Whenever my good friends, sisters Myleen and Coleen Huenefeld, invite me to dine out, I hardly pass up the chance. These two ladies love to eat and know good food. The places they recommend always turn out to be a delight.
Over the weekend, we enjoyed Jo Karubi (boneless beef rib meat) at Yokohama Meat Kitchen, a Japanese barbecue restaurant along Jupiter Street in Makati.
The sisters had been wanting to take me there so I could try the meat and the shredded cabbage salad with sesame soy dressing.
The Jo Karubi at Yokohama was marbled enough, but not excessively so. It had a nice bite and flavor to it. Being a bit leaner, it was not that sinful and, as such, you could have more of it. Dipped in their slightly sweet homemade barbecue sauce and laced with a bit of sesame oil and salt, it was satisfying.
We opted to pair the meat with the shredded cabbage salad tossed in sesame dressing. The salad gave a touch of freshness to the rich-tasting rib meat. It also gave our palates a nice play of hot and cold.
Imagine fresh off-the-grill, slightly charred meat with a cold salad that is both sweet and nutty. In between bites, we relished chopsticks full of warm Japanese rice.
Our meal did not have much fanfare but was nonetheless gratifying.
Before we left Yokohama, we planned our next meal at Txanton.
Txanton is named after the first Aboitiz who came to the Philippines in 1898, Paulino Txanton Aboitiz.
It is not a restaurant but a jamonería where one can learn, appreciate and savor the diverse tastes and textures of Spanish ham. Besay Gonzalez, the general manager was there to greet us and talk about their hams.
The Serrano Gran Reserva served at Txanton comes from Duroc, a breed of white pig. It is cured for 18 months. This jamon is mild but usually salty compared to others. Besay says it is ideal with tomato and olive oil.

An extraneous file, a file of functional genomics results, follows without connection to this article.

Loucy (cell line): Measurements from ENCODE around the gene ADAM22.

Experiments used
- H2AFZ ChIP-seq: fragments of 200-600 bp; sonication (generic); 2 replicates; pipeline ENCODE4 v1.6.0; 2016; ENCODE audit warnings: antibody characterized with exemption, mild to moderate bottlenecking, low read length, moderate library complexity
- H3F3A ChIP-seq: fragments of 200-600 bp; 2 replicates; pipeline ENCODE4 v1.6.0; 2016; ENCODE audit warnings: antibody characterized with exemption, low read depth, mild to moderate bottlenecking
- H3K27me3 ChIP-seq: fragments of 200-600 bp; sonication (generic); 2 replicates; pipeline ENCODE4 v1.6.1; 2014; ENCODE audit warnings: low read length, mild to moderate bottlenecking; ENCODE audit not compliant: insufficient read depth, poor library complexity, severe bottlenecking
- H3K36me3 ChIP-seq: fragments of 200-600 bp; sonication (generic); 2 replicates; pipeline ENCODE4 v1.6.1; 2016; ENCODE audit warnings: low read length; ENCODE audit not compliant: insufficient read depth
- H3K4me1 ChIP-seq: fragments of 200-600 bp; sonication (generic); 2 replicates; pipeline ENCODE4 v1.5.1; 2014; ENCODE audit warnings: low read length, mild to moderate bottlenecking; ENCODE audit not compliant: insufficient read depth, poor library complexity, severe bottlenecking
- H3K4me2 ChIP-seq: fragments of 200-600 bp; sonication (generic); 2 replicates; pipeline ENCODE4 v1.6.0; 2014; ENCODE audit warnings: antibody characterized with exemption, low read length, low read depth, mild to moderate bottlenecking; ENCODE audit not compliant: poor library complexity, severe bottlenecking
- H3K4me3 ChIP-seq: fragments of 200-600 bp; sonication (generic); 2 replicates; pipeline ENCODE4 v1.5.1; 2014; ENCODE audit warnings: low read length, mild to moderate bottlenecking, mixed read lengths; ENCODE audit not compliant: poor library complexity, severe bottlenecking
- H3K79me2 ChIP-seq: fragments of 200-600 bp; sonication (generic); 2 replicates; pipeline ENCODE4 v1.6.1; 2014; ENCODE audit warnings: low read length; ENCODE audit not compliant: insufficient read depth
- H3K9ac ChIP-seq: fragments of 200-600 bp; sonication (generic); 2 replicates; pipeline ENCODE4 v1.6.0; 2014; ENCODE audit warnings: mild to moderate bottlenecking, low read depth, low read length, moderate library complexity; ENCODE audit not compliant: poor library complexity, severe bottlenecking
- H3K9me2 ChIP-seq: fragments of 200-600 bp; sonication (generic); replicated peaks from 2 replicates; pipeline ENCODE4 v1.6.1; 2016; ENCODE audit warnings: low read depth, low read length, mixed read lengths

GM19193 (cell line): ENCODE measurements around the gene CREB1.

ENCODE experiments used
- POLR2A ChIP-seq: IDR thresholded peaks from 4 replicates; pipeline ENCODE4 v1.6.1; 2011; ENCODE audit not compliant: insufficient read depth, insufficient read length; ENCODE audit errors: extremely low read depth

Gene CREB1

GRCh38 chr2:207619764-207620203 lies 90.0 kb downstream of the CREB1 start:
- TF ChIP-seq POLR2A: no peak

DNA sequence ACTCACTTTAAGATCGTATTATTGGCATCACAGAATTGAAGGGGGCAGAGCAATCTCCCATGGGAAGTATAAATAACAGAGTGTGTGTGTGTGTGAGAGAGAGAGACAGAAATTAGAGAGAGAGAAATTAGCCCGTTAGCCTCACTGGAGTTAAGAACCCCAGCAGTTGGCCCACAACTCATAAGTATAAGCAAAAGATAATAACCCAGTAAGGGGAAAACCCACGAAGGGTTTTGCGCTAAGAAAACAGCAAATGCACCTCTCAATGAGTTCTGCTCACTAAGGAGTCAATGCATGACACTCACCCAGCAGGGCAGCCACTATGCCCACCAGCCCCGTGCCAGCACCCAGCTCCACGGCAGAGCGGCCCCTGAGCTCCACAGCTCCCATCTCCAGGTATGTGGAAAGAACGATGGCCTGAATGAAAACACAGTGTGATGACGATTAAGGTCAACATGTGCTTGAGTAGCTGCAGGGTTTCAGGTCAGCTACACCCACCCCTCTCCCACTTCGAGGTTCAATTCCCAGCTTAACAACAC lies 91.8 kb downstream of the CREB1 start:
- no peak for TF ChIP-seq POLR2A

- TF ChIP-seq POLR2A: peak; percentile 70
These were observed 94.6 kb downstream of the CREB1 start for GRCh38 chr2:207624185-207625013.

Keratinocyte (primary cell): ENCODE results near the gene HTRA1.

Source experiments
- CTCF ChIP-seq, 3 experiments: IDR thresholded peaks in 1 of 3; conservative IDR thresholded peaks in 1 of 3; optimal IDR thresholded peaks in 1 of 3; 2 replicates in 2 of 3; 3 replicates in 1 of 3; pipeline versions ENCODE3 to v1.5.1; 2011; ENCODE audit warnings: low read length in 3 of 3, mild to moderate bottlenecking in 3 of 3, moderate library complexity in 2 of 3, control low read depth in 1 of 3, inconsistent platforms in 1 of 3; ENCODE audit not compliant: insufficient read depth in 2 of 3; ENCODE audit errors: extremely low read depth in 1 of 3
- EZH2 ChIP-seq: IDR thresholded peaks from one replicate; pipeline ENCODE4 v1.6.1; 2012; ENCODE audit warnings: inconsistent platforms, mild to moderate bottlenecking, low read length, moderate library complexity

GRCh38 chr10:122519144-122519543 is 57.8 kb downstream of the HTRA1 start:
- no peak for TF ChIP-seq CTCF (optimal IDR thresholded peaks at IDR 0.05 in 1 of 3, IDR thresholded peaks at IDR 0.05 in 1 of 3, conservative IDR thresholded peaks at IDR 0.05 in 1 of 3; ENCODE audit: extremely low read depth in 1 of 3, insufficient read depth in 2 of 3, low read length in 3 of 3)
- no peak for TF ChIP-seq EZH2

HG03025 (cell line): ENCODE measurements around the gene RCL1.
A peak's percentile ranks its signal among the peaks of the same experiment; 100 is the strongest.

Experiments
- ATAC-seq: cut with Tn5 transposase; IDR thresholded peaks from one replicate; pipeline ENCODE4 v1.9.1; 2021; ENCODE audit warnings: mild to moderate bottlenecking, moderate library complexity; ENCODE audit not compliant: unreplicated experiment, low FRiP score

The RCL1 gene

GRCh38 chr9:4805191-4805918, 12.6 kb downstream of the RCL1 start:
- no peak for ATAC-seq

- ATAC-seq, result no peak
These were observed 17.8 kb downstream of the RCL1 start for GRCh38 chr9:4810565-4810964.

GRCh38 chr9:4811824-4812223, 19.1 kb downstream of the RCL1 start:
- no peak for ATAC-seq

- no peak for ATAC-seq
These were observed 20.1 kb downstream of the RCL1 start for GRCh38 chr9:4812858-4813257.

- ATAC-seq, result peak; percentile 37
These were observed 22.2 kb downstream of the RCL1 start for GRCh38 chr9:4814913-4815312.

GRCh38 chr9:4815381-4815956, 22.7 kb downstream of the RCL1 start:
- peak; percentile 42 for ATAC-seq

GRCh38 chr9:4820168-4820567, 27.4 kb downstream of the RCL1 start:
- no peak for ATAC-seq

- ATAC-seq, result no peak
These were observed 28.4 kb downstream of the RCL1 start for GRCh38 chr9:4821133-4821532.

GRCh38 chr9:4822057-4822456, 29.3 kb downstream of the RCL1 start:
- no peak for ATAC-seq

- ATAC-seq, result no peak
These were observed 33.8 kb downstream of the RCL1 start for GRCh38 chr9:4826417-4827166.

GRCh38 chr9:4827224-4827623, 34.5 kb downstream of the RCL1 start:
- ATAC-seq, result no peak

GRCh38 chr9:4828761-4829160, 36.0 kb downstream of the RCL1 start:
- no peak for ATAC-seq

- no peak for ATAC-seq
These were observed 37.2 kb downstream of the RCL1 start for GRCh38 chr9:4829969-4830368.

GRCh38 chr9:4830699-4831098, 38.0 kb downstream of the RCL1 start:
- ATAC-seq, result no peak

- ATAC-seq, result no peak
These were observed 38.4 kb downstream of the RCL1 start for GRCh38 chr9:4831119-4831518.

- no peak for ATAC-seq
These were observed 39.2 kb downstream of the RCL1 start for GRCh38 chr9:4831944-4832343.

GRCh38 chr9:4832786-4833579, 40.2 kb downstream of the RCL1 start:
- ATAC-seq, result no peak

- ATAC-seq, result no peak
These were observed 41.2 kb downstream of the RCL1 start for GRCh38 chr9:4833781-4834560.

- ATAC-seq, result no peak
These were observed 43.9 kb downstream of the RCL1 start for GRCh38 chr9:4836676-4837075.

Jamon Iberico, made from Iberian pigs, is cured for 24 months. The breed has a unique type of marbling, a result of its ability to accumulate fat within the layers of its muscles. It is softer and more flavorful than the Serrano.
Jamon Iberico de Bellota takes a minimum curing period of 36 months. The last four months of the pigs’ nutrition happens while grazing; they eat what is available in their natural environment, including a lot of acorns.
Txanton is the first jamonería in Manila and is the only place that offers jamon de Bellota from the four certified places of origin in Spain—Extremadura, Guijuelo, Huelva and Pedroches.
We started our meal by sampling these four jamón de Bellotas. The Guijuelo from Salamanca is mild and sweet with a hint of saltiness. The mildest of the four, it is usually softer than the rest but not necessarily less salty.
The Extremadura was full-bodied, smooth, slightly salty and the most aromatic. Very refined. The Jabugo, Huelva had an intense flavor with a lingering finish, while the Pedroches, Córdoba was intense, pleasant-tasting and with a long finish.
Txanton’s menu is rather straightforward, a combination of tasting menus for jamon and an assortment of other cured meats such as lomo, chorizo, salchichon and fuet.
An interesting addition is the selection of Spanish olive oils to be enjoyed with bread, garlic and tomatoes. Completing the menu are bocadillos (sandwiches) of ham, salchichon and chorizo, and a short list of other dishes like croquetas de jamon, jamon salad, tortilla Española and our absolute favorite—Salmorejo—a chilled soup made of tomatoes, sherry vinegar, bread, garlic and olive oil.
Each cook would have his own version of this soup, but the rendition of Txanton’s chef Justo Rodrigo Lopez is one of the best!
The jamonería offerings pair beautifully with the impressive collection of over a thousand wines from all over the world.
Txanton is at 2294 Chino Roces Ave. Extension, 2/F, Smithbell Bldg, Makati; tel. 8122040 (loc 112).
Yokohama Meat Kitchen is at 16 Jupiter St., Barangay Bel Air Makati City; tel. 8316546.